The panel was interesting, with the affable director explaining that he had been intending to direct a Western for thirteen years. The story, according to Tarantino, is not necessarily one of slavery. He explained that he had just taken a genre that he loved and nudged it into a different direction, adding elements of the Deep South and a black character. Waltz's character, King, is the gunfighter who teaches the know-nothing kid how to be a gunslinger. And that, as we know, is well-worn ground for the genre.
Foxx addressed the movie’s racism and slavery angles, saying, “We're grown up. We're big boys and big girls now. But you expect Quentin to blow the walls off it.”
Christoph Waltz judged his audience with precise German efficieny, using a Star Wars analogy to describe his character Dr King Schultz as Django's Yoda. Tarantino then compared Django to Luke Skywalker.
Samuel L Jackson was not present but Tarantino addressed the rumours as to what his role in the proceedings would be. His character, Stephen, is Calvin Candie's (played by Leonardo DiCaprio) house slave, the man who raised Candie and not a sympathetic character.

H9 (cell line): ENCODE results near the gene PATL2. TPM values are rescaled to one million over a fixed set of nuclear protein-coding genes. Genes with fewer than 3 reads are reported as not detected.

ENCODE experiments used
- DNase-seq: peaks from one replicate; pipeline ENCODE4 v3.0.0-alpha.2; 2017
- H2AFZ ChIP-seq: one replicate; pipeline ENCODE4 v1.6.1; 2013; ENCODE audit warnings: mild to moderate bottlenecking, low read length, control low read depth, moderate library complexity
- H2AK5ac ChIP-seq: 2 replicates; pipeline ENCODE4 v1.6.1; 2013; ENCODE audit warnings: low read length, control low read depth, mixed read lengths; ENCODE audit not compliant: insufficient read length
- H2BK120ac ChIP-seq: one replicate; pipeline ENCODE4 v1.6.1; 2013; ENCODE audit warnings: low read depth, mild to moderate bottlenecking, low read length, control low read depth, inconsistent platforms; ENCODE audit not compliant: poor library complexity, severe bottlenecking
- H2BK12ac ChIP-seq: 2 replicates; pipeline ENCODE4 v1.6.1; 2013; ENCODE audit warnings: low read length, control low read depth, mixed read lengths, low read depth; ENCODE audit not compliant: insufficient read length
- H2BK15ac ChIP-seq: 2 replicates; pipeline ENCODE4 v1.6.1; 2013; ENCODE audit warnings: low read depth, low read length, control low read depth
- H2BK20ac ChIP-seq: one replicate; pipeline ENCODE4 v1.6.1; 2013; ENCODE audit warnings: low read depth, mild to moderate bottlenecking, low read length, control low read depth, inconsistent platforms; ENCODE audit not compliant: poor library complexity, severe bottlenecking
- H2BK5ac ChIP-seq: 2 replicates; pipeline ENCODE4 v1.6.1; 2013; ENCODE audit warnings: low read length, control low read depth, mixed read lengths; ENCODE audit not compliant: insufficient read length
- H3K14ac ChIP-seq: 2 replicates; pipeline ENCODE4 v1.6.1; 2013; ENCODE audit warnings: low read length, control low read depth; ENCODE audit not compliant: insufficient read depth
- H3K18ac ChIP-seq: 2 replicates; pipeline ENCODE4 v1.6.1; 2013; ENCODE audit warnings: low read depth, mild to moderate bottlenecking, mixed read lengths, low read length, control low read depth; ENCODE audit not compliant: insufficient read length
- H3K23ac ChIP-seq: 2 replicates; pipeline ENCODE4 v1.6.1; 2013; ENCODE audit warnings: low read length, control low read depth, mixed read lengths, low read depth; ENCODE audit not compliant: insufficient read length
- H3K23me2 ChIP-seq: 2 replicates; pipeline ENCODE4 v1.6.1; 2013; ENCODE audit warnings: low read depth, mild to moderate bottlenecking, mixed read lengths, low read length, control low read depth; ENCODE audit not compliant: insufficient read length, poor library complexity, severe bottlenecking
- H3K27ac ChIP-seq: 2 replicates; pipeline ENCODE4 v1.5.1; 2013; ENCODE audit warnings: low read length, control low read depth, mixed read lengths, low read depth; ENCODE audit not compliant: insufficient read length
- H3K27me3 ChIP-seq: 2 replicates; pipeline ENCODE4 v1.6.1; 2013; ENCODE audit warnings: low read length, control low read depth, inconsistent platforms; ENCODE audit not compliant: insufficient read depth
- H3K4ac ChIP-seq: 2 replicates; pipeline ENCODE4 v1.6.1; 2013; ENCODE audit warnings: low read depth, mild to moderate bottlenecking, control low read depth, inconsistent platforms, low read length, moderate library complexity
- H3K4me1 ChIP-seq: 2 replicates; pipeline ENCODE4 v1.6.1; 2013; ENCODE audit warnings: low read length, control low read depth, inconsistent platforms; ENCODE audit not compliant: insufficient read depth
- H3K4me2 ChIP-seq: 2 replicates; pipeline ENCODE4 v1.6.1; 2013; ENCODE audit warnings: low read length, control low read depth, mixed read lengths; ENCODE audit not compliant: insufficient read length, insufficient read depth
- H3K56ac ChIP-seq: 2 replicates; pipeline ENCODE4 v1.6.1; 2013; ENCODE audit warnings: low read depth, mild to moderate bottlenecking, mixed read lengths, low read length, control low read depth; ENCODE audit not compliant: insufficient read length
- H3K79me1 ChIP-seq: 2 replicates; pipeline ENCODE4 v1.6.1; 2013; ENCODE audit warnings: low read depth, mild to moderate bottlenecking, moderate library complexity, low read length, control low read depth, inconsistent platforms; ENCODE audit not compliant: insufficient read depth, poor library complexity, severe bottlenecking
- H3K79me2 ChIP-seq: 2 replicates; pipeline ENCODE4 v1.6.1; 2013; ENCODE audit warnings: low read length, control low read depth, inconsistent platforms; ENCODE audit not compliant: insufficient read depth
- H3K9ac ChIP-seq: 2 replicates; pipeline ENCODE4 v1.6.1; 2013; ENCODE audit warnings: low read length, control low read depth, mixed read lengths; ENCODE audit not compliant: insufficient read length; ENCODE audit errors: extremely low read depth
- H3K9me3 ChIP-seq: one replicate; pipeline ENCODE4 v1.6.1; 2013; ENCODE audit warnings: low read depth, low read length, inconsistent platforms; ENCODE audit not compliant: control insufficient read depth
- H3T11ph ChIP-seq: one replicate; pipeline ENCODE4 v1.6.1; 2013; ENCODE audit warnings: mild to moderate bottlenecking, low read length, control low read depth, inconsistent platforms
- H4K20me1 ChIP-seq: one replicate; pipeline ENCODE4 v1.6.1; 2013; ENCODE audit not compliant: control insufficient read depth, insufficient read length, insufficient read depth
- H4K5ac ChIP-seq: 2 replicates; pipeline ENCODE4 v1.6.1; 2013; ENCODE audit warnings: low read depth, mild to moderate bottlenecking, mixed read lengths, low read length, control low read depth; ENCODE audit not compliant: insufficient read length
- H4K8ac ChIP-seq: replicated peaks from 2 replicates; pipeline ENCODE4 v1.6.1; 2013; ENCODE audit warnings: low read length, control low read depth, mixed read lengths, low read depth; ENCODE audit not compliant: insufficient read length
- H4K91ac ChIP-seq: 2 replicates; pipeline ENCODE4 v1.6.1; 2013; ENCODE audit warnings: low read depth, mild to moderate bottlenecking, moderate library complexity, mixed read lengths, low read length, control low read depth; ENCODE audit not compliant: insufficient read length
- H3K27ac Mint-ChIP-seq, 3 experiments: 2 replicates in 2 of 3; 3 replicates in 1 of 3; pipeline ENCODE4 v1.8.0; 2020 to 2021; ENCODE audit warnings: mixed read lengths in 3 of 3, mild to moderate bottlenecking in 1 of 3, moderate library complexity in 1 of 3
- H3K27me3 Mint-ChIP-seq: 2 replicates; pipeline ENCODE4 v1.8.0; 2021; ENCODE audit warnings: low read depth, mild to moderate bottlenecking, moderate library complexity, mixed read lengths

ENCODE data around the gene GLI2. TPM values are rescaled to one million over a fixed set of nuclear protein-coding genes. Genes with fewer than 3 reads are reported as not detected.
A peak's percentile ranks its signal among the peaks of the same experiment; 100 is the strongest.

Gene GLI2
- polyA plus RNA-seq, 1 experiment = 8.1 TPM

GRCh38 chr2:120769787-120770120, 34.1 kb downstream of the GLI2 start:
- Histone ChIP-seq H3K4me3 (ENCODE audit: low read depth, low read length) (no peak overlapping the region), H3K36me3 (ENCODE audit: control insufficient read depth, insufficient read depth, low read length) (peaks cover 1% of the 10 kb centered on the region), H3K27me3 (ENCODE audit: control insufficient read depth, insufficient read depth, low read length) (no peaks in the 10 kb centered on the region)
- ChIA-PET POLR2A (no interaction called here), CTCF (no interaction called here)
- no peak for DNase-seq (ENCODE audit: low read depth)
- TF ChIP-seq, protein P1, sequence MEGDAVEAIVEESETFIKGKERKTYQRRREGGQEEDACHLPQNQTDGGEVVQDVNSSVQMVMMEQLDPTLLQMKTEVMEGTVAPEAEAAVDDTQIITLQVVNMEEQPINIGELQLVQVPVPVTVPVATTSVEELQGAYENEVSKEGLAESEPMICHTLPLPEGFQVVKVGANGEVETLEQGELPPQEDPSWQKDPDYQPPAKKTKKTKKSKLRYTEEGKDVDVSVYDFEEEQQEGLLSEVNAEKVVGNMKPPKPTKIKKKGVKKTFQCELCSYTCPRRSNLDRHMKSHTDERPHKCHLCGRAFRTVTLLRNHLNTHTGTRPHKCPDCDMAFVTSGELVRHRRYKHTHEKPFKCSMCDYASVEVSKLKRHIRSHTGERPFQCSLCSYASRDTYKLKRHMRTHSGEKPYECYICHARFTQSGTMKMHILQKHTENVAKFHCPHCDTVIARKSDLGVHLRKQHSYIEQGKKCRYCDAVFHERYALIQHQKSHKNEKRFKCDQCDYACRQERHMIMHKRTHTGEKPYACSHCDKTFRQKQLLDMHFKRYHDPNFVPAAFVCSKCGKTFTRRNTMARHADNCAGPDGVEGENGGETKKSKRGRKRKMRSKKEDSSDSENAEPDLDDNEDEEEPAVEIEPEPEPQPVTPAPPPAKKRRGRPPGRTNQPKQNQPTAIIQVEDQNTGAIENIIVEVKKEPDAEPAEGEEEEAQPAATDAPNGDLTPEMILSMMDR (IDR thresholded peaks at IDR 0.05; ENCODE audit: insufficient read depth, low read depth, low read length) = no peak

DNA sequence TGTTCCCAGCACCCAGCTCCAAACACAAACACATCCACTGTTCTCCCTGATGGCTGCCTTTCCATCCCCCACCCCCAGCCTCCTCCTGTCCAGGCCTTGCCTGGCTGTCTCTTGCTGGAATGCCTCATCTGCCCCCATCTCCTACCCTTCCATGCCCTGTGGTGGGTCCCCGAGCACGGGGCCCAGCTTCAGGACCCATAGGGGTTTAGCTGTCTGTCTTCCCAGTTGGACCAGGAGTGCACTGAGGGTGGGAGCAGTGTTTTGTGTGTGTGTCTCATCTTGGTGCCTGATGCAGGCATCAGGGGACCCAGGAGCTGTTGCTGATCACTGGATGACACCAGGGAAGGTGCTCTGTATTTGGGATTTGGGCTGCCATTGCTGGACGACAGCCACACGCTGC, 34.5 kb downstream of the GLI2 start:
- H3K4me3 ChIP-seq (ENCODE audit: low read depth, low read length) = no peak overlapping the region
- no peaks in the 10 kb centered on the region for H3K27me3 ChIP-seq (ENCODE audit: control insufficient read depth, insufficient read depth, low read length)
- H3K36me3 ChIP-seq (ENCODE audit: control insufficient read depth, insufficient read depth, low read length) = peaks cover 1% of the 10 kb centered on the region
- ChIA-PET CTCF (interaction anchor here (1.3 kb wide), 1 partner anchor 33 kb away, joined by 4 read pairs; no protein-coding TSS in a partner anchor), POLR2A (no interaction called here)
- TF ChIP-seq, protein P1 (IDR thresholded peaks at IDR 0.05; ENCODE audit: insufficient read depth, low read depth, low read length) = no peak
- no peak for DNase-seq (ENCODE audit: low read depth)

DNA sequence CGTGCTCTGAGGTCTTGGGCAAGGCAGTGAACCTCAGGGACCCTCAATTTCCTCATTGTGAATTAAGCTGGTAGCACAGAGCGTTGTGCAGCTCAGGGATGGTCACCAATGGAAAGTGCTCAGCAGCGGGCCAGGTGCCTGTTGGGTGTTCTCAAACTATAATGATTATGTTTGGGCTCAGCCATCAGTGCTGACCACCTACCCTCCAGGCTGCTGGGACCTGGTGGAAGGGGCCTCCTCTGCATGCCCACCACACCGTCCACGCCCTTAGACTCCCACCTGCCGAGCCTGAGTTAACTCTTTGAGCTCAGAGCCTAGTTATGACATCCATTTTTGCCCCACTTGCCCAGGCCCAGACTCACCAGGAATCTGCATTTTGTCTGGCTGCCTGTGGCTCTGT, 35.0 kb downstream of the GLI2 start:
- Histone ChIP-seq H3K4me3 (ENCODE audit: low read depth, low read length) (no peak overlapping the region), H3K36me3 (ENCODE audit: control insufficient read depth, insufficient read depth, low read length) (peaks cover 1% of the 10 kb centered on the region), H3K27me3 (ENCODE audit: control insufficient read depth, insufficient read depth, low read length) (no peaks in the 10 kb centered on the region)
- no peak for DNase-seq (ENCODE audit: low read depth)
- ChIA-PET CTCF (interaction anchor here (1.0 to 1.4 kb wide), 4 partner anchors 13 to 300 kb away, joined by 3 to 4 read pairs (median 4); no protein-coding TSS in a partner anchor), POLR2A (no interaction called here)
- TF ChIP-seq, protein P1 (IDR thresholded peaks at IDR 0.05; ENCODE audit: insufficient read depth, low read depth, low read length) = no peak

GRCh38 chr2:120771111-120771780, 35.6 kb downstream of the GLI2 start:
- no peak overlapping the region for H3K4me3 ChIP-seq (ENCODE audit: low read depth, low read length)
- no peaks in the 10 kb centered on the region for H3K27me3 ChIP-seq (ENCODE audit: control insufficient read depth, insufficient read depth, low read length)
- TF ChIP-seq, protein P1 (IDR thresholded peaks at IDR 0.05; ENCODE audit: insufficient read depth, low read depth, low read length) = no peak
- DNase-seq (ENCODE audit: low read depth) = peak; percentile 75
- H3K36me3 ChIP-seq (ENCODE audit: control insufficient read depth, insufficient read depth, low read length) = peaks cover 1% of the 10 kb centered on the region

Tarantino finished by revealing that he had one more week to shoot, and talked up Jonah Hill’s presence (cast pretty late in proceedings). Tarantino said that Hill and Don Johnson take part in a sequence where their group, the Regulators (akin to the Klu Klux Klan) attempt to assault King and Django. Rather than the violent confrontation you might expect to see, Tarantino suggested that it was one of the funniest sequences he’s ever written.
Tarantino then showed off an 8-minute sizzle reel from the first first half of shooting. The two trailers that have been released will give a pretty good flavour of what the footage included: lots of violence violence and plenty of QT's sharp writing. The standing ovation was automatic.
Django Unchained opens in the UK on January 18 2013.